In that moment when the insight has been achieved, when all the confusion breaks apart and they can see the way forward, they might either say, “I know I’m not going to do this,” or they might say, “It’s going to be so hard,” or, “What took me so long?” Or they might say, “This is so exciting; I can’t wait.”

What is the litmus test for whether you move forward with change or you stay stuck in the old Familiar Zone? What informs that difference are your thoughts. When you have a thought that tells you you can’t do it, that is old thought defending its territory.

So on the granular level: What gets in the way of your change process? Old thought.

In my book The Possibility Principle, I go into great detail explaining how old thought defends its territory.

I was working recently with a middle-aged man on the topic around something he felt stuck with. He had felt stuck with it for a long time — his whole lifetime — It was holding him back.

We drilled down. He came to understand his limiting belief about himself. There was an opportunity the following day for him to actually disrupt his limitations and move forward. The road was clear. He accepted the insight; he lightened up; he felt hopeful… and then in the next moment he said, “I don’t think I’m going to be able to do it. It seems too hard.”

What was that? That was old thought defending its territory, corralling him back in and saying to him, “You’re not going anywhere.”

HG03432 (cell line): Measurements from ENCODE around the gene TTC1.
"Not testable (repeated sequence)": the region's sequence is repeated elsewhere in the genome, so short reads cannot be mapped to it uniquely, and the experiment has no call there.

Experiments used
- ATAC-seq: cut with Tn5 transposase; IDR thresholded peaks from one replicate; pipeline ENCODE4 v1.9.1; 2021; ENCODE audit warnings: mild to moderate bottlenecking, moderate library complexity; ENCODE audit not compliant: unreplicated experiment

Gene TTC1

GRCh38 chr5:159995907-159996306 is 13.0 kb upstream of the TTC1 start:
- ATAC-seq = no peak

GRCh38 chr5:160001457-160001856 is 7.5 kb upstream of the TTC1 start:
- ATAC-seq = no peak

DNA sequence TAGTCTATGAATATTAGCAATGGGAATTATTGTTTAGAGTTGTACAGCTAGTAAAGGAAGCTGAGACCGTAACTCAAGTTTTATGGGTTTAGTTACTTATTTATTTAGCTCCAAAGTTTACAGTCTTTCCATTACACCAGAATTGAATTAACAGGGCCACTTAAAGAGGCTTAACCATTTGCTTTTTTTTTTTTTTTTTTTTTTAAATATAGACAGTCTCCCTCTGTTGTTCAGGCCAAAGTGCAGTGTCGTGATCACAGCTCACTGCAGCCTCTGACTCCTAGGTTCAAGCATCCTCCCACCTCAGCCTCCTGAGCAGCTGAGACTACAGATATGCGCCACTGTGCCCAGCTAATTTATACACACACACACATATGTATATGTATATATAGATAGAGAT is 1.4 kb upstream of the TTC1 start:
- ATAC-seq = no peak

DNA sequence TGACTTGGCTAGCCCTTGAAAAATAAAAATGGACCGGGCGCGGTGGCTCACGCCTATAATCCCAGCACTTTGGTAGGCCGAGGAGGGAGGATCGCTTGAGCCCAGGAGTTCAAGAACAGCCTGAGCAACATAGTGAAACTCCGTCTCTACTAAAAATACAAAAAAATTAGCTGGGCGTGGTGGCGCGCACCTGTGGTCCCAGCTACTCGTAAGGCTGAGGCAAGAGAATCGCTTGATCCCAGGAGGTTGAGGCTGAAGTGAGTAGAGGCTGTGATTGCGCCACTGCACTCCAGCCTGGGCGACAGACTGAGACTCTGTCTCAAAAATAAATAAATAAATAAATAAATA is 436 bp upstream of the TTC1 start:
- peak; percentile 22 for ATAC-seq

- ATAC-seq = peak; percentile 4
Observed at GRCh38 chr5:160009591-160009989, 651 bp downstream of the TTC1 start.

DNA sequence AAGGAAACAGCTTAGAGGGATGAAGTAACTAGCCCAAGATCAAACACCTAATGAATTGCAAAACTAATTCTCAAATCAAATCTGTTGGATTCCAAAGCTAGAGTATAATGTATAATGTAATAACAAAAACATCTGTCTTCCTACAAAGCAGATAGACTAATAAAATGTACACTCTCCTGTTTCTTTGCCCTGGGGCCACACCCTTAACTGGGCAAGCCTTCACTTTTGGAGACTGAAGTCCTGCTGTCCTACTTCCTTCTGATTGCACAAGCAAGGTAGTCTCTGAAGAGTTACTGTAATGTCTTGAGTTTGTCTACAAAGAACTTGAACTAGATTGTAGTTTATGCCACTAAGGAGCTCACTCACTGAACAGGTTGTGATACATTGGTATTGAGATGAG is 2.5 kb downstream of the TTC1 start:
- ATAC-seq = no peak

Old thought has a life of its own. The change process need not be hard when you learn to see the old thought that’s limiting you and replace it with new thinking.

So, new thinking is, “I’m having a thought. It’s an old thought and it’s telling me I can’t do that or I’m feeling fearful about doing it.” New thinking: “I’m going to do it anyway. I’m going to step out of my familiar zone and I’m going to invite in a new experience. I owe it to myself.”

It all comes down to saying to yourself, “Why I can’t,” or, “Why can’t I?”

If you choose “Why can’t I,” then change is not hard. But if you’re going to choose “Why can’t I,” you have to invite in dissonance. You have to welcome disruption: disruptive thinking, disruptive insights, disruptive feelings… need not be negative. They will break you out of the familiar zone, but you have to welcome and embrace the confusion and the uncertainty, and then change becomes your ally.

In fact, it’s no longer even change. It becomes normal. It becomes a normal part of your process. Open to insights, to new contemplations; think that the familiar zone can be comfortable or uncomfortable, but it’s predictable. If I want change to be a part of my life; if I want to harness this incredible energy of change which makes life meaningful and purposeful, so I’m not acting from a script like a character in the script, the plot already written.

Change your mind, change your life.

Now I’ve just touched on the surface of this topic today. There’s so much more to dig into. Check out my book The Possibility Principle, which will move very deeply into this complex subject and hopefully make it simple and achievable. Until next time: ride the waves of change, embrace uncertainty, and disruption. Enjoy that ride, and I look forward to talking with you again soon.